Photo by Anthony Mair
In both dog and casino years, the Hard Rock Hotel is old. This is the property’s 17th year in business; that’s long enough for two major resorts—the Palms and the Cosmopolitan—to court the same young, beautiful audience. By the traditional Vegas logic, the new should knock the old clear off the A-list. But Paul McGuire isn’t about to let that happen.
“The Hard Rock is timeless,” he says, walking purposefully across the Hard Rock’s bustling casino floor. “It’s like MTV, constantly reinventing itself.”
McGuire, vice president of advertising and brand marketing, is just the sort of guy the Cosmopolitan would love to have wandering its casino floor. The Boston native is entering his seventh Las Vegas summer; he was brought to town in 2005 by R&R Partners, where he worked on such unorthodox PR stunts as creating a Maxim magazine cover visible from space. (Do a Google search for “Giant Maxim Cover.”)
McGuire is ruggedly handsome, has a boundless energy reserve, listens to Metallica and Jack Johnson with equal fervor, loves pool parties, and appreciates a good dirty martini.
“Paul’s very much a chill guy,” says Paul V. Pusateri, the Hard Rock Hotel’s chief operating officer. “He’s somewhat of a prankster.” (He adds that McGuire’s gives everyone gangster-like nicknames. Pusateri is “Pauly Two Times,” because, McGuire says, “You never want Pauly P. to have to ask for something two times.”)
But McGuire isn’t looking for another party at another resort. He’s already found one, and as the key player in the Hard Rock’s greatest reinvention effort ever, he’s striving to start the party all over again.
“It’s a lot of heavy lifting to build up awareness of a brand,” McGuire says as he opens the doors to the Hard Rock’s vast pool area.
He was instrumental in the creation of Beachlife, the summer party that takes the Hard Rock’s wildly popular Rehab party, expands it to four days (Friday through Monday) and more than quadruples Rehab’s sexy, full-volume uninhibited fun. With a menu of events that includes an outdoor concert series, an Electric Daisy Carnival-style DJ party and a cheesy summer camp-like party replete with a “Bucky the Beaver” mascot, Beachlife is a franchise visible from orbit. Pool areas once inaccessible to day guests have been opened, and there’s talk of extending the pool hours into the evening and installing an airborne attraction that’s in vogue. (Zzzzzzzip.)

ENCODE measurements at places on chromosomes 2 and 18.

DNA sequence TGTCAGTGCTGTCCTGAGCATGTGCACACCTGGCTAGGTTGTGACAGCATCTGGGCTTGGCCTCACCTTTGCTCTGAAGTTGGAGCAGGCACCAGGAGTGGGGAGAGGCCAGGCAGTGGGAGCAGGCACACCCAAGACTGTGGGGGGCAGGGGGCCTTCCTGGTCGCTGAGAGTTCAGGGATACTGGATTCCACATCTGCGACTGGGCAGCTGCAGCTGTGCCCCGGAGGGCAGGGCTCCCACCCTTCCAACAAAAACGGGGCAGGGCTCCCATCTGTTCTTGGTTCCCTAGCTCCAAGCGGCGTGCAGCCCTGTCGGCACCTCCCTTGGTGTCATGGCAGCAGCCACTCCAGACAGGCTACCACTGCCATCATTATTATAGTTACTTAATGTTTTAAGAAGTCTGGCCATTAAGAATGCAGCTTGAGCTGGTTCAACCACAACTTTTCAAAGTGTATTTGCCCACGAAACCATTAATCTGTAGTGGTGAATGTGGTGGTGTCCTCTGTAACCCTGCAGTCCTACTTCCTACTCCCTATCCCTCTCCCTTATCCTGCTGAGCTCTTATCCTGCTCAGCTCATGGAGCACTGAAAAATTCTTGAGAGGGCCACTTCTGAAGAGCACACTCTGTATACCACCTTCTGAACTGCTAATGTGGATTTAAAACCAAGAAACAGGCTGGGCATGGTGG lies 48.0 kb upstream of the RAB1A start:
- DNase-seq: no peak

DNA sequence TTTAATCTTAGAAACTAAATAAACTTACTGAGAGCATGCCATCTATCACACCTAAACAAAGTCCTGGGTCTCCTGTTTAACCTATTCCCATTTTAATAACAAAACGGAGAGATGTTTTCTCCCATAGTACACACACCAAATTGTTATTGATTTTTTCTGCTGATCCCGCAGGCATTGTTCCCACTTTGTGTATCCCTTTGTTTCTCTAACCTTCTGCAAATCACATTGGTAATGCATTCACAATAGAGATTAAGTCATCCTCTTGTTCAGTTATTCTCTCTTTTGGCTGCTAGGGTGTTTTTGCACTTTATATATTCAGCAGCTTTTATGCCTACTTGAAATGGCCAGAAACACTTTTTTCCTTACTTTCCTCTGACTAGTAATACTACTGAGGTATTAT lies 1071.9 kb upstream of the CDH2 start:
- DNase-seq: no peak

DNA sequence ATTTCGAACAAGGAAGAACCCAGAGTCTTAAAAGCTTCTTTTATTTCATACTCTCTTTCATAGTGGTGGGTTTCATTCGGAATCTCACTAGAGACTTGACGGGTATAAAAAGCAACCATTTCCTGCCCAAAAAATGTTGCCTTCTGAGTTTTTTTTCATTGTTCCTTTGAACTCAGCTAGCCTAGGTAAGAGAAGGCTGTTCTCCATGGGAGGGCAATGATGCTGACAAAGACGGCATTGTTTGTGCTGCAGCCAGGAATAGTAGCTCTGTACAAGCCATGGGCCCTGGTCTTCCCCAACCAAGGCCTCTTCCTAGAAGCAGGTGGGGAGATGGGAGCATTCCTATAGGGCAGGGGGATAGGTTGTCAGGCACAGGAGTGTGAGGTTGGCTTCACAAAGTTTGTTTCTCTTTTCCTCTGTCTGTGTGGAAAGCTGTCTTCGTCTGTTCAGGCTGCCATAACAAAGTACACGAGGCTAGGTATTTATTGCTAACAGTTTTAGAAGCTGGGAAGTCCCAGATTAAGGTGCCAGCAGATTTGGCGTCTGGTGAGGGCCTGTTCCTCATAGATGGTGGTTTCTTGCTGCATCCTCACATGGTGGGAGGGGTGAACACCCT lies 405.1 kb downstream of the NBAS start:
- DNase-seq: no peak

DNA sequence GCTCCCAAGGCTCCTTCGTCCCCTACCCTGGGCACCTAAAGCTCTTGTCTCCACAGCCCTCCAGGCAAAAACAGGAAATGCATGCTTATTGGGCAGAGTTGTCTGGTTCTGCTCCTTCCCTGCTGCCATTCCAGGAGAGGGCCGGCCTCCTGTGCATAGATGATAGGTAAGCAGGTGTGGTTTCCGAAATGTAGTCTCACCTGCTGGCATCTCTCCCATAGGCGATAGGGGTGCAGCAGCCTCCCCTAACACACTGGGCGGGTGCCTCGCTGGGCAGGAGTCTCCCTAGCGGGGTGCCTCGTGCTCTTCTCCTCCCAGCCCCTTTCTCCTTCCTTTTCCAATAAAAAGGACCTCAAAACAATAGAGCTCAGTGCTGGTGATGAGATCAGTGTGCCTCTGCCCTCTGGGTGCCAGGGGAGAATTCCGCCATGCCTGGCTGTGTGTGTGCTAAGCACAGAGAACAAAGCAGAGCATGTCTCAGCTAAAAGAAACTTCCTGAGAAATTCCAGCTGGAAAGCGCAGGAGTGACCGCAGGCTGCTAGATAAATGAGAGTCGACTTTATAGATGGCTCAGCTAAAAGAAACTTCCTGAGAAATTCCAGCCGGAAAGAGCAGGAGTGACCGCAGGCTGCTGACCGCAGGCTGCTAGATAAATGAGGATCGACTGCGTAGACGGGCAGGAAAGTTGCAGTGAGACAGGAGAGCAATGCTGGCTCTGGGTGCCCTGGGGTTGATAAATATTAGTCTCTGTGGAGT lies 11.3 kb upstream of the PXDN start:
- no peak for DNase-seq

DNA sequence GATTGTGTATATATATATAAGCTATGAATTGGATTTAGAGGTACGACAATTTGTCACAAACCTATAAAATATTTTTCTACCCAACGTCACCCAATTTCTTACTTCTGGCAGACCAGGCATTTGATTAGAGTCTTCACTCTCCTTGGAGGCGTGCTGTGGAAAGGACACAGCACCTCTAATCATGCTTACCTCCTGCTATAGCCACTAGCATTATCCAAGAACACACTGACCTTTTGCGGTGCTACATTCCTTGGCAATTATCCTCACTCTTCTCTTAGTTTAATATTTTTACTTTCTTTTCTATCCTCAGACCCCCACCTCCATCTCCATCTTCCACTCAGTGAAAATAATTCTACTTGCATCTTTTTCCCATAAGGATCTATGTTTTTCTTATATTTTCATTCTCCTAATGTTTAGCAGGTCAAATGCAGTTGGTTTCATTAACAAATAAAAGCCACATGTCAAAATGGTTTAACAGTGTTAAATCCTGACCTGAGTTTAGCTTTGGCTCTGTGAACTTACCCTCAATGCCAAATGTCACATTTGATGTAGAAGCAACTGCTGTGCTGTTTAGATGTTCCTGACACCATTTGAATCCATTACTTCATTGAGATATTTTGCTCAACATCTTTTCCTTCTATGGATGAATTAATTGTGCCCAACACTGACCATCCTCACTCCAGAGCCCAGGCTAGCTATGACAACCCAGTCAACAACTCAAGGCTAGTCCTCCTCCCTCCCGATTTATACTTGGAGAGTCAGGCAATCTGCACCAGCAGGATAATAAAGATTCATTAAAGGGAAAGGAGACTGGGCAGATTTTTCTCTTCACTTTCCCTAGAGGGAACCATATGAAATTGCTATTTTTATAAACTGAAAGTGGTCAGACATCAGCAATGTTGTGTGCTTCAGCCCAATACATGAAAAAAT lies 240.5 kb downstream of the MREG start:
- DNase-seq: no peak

There’s no doubt Beachlife will lure the beautiful people by the zillions—all summer long, the intersection of Paradise and Harmon will run white with SPF 15. And, as McGuire notes, all it took to set up was a rethinking of what the Hard Rock already had.
“Beachlife came from, ‘What do we need to do to fully activate this tremendous asset?’” says McGuire, with a sweep of his hand that takes in the Hard Rock’s entire pool area. Though it’s not quite noon, the sunbathers are out in force, and Daft Punk’s “One More Time” is blasting through a revamped sound system. Imagining this breathtaking pool “fully activated” kind of blows the mind.
“I’m fortunate enough that my office has French doors that open to the pool, so I’m experiencing this every day,” McGuire says. “The upside is a beautiful view of beautiful people having a great time. The downside is that I can’t experience that great time for myself because I’m working.”
The Hard Rock is halfway through an extensive remodel that—while McGuire won’t come out and say it—is intended to slap down its competition. There’s a new 300-seat live entertainment venue that seems poised to take on the Cosmopolitan’s Book & Stage. It’s not too much to infer that the new gastropub, Culinary Dropout, is aimed at taking back diners from the Cosmo’s hip eateries. And several of the Hard Rock’s opening-day amenities—most notably Mr. Lucky’s 24/7, the center bar and the registration desk—are being refreshed and renewed.
And that’s not even counting the other things McGuire has “quarterbacked” these past few months: For starters, there was Mötley Crüe’s much-buzzed-about residency and a relaunch of the hotel’s website. Meanwhile, he’s been helping to create mobile apps, working with the Hard Rock’s partner properties in New Mexico and spearheading other projects that are still secret. Fully a quarter of what McGuire says is punctuated with, “I’m not sure I can talk about this yet.”
“Paul is the quintessential brand guy,” Pusateri says. “It’s his job to make sure we stay true to what is important to us. He’s even created a ‘brand bible’ that tells us what we can and cannot do. He is the brand police. I should make him wear a uniform.
“We want to create an experience that becomes the next trend. Anything short of that is doing our brand a disservice.”
The hard work of making the Hard Rock (once again) the next big thing means many more long days for McGuire. Luckily, he has a decent place to be this summer, where his beloved 50 Cent and Metallica are always booming, and the dirty martinis flow free.
“The bartenders at 35 are really fun. I’ll spend a little bit of time there,” he says of the revamped steak house. “And the Luxe Bar, by the HRH Tower, has a cool vibe. People from all walks of life are here on vacation, and it’s inevitable that you spark up a great story, meet a new friend, hear about another Vegas experience. It makes it all worthwhile.”